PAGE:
Colorado should ban affirmative action - now, more than ever, following the U.S. Supreme Court's refreshing ruling on this very misguided policy. The court decided 6-2 that a Michigan law prohibiting the use of affirmative action in public college admissions is constitutional. Michigan's law was enacted in 2006 on a statewide ballot by a solid majority of that state's voters - 58 percent - who wisely said they wanted campus admissions policies to be colorblind. Arizona, California, Florida, Nebraska, New Hampshire, Oklahoma and Washington have similar laws.
It is well past time for Colorado to join the movement.
I remember the gospel song "Oh happy day." The Supreme Court's ruling was in my opinion a happy day for America. I have long been opposed to affirmative action. I believe such programs - quotas for college admissions; special "set-asides" for government contractors; preferential treatment on the job in hiring and promotions - are not only unfair to those who lose opportunities to them, but worse, they also are detrimental to those racial and ethnic minorities who supposedly benefit from them.
Though well-intended - the idea was to give a leg up to groups that had suffered discrimination in the past - I believe affirmative action has harmed generations of young blacks. This form of reverse discrimination tells them they cannot succeed without a tilted playing field. This policy cripples the people it was supposed to help.
In 2004, my friend Ward Connerly, a businessman and former University of California Regent, wrote California's Proposition 209, which bans admission to California public colleges and universities based on race. He came to Denver and met with me and asked if I would run a bill that would ban affirmative action programs in public hiring, contracting and admissions to public colleges and universities. I told him I would be more than happy to carry such a bill.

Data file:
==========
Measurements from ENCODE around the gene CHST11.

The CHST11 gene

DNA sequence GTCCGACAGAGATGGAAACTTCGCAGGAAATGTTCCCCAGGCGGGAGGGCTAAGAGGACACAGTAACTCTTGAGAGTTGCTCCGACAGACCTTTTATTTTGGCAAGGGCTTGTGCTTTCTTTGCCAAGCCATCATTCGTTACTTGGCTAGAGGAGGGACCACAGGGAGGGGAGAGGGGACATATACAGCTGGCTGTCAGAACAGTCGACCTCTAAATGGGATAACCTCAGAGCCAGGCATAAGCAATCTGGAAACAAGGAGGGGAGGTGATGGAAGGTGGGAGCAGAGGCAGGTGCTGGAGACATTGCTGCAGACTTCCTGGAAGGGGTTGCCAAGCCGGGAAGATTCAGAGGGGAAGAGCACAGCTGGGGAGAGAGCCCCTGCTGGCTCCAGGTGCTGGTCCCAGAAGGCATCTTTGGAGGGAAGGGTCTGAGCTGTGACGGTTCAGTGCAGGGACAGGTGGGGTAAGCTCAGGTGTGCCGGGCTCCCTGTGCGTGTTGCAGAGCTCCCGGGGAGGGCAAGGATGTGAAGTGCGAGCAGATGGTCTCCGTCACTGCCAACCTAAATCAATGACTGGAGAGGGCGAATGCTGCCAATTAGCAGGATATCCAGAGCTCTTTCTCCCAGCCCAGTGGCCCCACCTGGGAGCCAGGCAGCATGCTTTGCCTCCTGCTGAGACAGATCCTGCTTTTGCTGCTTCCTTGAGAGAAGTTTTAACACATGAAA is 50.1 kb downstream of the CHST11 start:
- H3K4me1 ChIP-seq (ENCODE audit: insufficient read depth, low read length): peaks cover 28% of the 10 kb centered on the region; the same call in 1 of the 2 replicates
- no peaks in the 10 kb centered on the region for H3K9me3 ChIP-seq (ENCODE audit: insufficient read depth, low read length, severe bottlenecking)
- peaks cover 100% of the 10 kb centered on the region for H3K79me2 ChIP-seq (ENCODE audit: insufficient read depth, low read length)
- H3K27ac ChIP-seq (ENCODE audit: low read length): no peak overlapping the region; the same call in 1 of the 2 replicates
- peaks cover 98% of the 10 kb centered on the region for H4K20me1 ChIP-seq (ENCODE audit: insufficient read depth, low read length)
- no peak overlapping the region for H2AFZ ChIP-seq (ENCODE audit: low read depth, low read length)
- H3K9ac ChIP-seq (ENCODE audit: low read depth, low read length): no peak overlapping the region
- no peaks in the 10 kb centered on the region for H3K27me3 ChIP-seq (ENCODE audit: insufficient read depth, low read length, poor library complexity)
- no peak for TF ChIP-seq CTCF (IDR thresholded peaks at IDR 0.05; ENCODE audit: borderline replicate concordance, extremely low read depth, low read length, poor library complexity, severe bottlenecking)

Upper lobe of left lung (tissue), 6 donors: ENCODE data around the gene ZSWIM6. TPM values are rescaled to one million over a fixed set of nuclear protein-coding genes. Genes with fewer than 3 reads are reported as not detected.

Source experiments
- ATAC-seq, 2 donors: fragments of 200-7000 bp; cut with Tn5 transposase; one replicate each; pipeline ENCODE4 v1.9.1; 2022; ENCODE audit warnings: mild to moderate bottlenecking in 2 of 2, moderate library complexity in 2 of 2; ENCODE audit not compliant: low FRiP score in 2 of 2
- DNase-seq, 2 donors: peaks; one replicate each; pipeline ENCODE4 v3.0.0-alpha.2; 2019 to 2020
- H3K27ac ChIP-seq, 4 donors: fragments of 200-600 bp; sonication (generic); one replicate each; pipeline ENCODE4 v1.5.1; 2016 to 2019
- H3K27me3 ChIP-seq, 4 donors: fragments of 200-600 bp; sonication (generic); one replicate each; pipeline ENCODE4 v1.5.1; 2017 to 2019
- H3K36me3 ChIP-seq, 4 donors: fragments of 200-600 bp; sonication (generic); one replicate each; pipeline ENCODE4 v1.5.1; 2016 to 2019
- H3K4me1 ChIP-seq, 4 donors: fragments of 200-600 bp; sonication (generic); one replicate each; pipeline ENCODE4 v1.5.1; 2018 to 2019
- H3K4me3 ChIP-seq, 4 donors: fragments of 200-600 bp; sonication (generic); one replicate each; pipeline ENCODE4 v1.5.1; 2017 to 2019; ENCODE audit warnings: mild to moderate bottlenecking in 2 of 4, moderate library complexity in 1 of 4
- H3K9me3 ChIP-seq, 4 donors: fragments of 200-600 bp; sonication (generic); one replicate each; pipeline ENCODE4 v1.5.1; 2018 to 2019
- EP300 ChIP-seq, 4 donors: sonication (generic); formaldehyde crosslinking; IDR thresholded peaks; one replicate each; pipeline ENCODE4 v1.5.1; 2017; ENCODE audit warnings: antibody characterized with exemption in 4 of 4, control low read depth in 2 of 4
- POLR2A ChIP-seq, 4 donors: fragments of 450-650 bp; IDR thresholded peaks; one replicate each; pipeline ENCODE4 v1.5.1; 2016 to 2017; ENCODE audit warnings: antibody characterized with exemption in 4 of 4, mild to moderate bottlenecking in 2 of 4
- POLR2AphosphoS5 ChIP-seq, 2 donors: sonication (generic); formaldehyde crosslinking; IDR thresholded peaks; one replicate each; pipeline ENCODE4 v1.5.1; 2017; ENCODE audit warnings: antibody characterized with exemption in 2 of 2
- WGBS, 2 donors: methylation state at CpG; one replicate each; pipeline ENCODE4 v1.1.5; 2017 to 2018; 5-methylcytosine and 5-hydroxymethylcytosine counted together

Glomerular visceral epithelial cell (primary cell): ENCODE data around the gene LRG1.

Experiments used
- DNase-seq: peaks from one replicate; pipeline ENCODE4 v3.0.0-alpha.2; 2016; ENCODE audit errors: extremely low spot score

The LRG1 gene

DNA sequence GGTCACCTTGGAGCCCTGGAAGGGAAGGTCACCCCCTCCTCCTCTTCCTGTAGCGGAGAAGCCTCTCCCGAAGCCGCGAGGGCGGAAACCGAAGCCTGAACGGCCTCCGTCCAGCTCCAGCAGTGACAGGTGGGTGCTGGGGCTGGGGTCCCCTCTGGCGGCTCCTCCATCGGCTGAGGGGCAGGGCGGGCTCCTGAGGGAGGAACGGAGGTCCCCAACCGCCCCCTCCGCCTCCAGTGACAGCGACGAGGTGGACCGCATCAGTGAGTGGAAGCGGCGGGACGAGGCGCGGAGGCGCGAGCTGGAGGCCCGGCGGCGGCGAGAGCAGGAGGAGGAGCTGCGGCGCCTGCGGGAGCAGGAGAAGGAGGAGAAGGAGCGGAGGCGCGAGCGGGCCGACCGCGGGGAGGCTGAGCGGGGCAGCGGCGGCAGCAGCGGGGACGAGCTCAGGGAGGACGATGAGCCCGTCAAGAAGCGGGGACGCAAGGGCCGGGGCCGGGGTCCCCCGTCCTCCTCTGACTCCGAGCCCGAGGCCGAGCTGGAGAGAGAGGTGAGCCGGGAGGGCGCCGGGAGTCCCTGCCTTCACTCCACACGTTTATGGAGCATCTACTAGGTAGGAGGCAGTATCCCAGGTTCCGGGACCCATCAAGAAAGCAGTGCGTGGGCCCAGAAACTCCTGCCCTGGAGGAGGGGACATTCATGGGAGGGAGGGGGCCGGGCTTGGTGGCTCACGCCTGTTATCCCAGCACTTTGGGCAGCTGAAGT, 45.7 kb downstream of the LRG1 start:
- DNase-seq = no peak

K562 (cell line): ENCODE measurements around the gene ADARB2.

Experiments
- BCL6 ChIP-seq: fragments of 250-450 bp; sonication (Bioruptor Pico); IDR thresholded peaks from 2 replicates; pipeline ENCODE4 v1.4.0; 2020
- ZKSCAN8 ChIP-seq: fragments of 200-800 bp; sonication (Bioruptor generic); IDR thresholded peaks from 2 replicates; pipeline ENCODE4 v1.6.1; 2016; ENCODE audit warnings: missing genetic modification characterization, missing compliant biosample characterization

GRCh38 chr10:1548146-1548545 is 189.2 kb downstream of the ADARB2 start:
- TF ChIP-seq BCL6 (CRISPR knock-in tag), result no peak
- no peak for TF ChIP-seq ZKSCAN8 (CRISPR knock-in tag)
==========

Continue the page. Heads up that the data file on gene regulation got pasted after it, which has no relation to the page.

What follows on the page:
I introduced Senate Bill 194, which then-Rep. Shawn Mitchell co-sponsored in the state House. It was defeated by one vote in the Senate by a fellow Republican - despite having signed on as a co-sponsor. While the same proposal also was narrowly defeated on the statewide Colorado ballot, attitudes are changing. I believe if we get it back on the ballot, it will pass.
Liberals, both white and black, are incensed over the Supreme Court's decision (even though one member of the court who usually votes with its liberal faction voted with the court's conservatives this time). The self-appointed leaders of the black community are of course apoplectic over this decision, but let's not forget they don't really represent all the black Americans they want you to think they do. Well-known George Mason University economist Walter Williams, who is black, once asked me, "Why is it that blacks have to have so-called leaders?" I answered I have no idea.
Al Sharpton, the notorious race baiter, led off his Politics Nation show by calling the Supreme Court ruling on affirmative action a "devastating blow and a dangerous precedent." He stated that the 6-2 decision sets a dangerous precedent for protecting minorities and has wide-reaching implications for race in America. The decision has Al and the race baiters, both black and white, beside themselves knowing that there will be more states like Michigan and California. More and more states will realize the ruling has given them an opening to escape the shackles of affirmative action.
At the same time, it was refreshing to see how many commentators saw the light following the ruling. Curt Levey, president of the Committee for Justice, called the decision "an important victory for equality." Horace Cooper, co-chair of Project 21, an organization of black conservatives, stated, "Today The Supreme Court moved us closer to the colorblind principle that Martin Luther King advocated and that is embedded in the 14th Amendment."
Now, it's Colorado's turn. Let's take action!
Ed Jones is a former state senator, El Paso County commissioner and a longtime Republican activist in Colorado Springs. Ed's on KVOR-AM 740 radio in Colorado Springs. Learn more about him at www.theedjones.com.